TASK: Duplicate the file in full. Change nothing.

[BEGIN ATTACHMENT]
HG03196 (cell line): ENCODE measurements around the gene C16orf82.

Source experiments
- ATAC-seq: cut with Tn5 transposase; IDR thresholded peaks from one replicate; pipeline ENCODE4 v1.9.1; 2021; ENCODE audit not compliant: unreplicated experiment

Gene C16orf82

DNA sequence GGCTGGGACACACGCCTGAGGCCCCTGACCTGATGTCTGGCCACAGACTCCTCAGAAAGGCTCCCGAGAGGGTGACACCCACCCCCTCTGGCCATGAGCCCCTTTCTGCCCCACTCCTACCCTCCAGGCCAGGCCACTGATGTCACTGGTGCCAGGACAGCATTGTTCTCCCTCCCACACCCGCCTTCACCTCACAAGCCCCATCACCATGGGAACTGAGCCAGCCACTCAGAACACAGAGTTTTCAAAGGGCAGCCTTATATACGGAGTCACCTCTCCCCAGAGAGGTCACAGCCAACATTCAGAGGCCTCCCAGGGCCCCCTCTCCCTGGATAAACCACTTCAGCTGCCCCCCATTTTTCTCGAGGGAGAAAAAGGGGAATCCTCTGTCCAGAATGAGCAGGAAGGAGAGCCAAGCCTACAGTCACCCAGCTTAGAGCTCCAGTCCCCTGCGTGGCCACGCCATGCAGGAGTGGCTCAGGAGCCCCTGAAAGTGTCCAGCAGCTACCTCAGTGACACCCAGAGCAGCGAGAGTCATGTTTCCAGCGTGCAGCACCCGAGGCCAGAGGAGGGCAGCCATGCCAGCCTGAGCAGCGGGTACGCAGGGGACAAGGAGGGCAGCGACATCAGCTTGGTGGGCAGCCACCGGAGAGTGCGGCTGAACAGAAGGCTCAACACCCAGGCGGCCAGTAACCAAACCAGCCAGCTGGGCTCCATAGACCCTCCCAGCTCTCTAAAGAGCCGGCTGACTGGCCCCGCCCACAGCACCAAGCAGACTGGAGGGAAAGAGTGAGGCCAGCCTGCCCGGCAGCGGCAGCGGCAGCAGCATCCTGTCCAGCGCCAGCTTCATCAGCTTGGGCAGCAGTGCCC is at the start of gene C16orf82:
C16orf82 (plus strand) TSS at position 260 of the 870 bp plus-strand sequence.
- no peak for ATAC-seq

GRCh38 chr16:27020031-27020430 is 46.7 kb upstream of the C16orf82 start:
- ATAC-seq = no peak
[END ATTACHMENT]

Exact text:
HG03196 (cell line): ENCODE measurements around the gene C16orf82.

Source experiments
- ATAC-seq: cut with Tn5 transposase; IDR thresholded peaks from one replicate; pipeline ENCODE4 v1.9.1; 2021; ENCODE audit not compliant: unreplicated experiment

Gene C16orf82

DNA sequence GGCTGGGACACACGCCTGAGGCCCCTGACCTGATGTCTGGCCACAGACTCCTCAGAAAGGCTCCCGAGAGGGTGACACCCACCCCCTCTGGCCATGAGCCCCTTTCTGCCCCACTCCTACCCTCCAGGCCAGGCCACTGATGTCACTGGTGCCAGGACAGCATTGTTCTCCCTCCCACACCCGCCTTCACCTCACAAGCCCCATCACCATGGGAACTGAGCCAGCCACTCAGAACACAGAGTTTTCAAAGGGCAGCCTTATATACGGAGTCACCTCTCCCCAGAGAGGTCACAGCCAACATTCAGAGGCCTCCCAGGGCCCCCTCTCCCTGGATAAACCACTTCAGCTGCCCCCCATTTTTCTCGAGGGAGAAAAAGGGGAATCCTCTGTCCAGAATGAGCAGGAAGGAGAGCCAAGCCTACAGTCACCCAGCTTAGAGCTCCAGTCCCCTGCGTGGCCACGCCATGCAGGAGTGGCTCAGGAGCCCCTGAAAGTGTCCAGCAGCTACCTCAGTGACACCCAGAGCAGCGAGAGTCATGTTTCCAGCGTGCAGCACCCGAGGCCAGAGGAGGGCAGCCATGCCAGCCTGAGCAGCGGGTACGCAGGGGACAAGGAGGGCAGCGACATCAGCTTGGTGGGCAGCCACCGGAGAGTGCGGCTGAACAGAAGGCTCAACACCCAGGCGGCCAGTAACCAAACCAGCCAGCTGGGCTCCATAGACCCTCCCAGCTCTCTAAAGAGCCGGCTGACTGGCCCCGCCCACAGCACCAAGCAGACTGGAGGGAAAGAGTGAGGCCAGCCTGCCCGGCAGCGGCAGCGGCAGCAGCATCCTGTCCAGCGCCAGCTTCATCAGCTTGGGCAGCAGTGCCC is at the start of gene C16orf82:
C16orf82 (plus strand) TSS at position 260 of the 870 bp plus-strand sequence.
- no peak for ATAC-seq

GRCh38 chr16:27020031-27020430 is 46.7 kb upstream of the C16orf82 start:
- ATAC-seq = no peak